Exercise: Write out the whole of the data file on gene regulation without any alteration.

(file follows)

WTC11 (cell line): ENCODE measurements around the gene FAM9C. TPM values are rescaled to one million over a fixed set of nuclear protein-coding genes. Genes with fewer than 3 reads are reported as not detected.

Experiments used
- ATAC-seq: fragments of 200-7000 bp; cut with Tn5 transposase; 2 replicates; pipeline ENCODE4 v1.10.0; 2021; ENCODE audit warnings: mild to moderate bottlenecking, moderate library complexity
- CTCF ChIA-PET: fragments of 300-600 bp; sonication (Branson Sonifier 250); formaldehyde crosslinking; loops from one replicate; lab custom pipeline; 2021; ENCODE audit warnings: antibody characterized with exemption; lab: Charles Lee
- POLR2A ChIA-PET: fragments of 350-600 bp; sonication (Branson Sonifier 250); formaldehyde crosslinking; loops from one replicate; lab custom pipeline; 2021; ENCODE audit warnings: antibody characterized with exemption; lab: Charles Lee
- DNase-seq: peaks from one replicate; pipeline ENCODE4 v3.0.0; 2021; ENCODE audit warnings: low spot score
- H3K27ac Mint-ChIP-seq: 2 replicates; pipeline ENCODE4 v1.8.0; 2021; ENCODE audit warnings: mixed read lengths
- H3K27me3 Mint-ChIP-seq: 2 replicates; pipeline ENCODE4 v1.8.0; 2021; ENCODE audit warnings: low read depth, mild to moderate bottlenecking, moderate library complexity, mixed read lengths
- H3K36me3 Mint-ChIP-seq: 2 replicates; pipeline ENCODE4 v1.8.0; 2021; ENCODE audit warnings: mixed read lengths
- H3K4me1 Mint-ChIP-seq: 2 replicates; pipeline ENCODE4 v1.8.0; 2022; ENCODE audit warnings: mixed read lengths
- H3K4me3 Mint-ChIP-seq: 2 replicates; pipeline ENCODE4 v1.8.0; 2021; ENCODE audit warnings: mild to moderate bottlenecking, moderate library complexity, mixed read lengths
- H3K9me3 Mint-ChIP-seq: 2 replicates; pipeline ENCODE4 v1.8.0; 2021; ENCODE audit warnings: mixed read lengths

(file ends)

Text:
WTC11 (cell line): ENCODE measurements around the gene FAM9C. TPM values are rescaled to one million over a fixed set of nuclear protein-coding genes. Genes with fewer than 3 reads are reported as not detected.

Experiments used
- ATAC-seq: fragments of 200-7000 bp; cut with Tn5 transposase; 2 replicates; pipeline ENCODE4 v1.10.0; 2021; ENCODE audit warnings: mild to moderate bottlenecking, moderate library complexity
- CTCF ChIA-PET: fragments of 300-600 bp; sonication (Branson Sonifier 250); formaldehyde crosslinking; loops from one replicate; lab custom pipeline; 2021; ENCODE audit warnings: antibody characterized with exemption; lab: Charles Lee
- POLR2A ChIA-PET: fragments of 350-600 bp; sonication (Branson Sonifier 250); formaldehyde crosslinking; loops from one replicate; lab custom pipeline; 2021; ENCODE audit warnings: antibody characterized with exemption; lab: Charles Lee
- DNase-seq: peaks from one replicate; pipeline ENCODE4 v3.0.0; 2021; ENCODE audit warnings: low spot score
- H3K27ac Mint-ChIP-seq: 2 replicates; pipeline ENCODE4 v1.8.0; 2021; ENCODE audit warnings: mixed read lengths
- H3K27me3 Mint-ChIP-seq: 2 replicates; pipeline ENCODE4 v1.8.0; 2021; ENCODE audit warnings: low read depth, mild to moderate bottlenecking, moderate library complexity, mixed read lengths
- H3K36me3 Mint-ChIP-seq: 2 replicates; pipeline ENCODE4 v1.8.0; 2021; ENCODE audit warnings: mixed read lengths
- H3K4me1 Mint-ChIP-seq: 2 replicates; pipeline ENCODE4 v1.8.0; 2022; ENCODE audit warnings: mixed read lengths
- H3K4me3 Mint-ChIP-seq: 2 replicates; pipeline ENCODE4 v1.8.0; 2021; ENCODE audit warnings: mild to moderate bottlenecking, moderate library complexity, mixed read lengths
- H3K9me3 Mint-ChIP-seq: 2 replicates; pipeline ENCODE4 v1.8.0; 2021; ENCODE audit warnings: mixed read lengths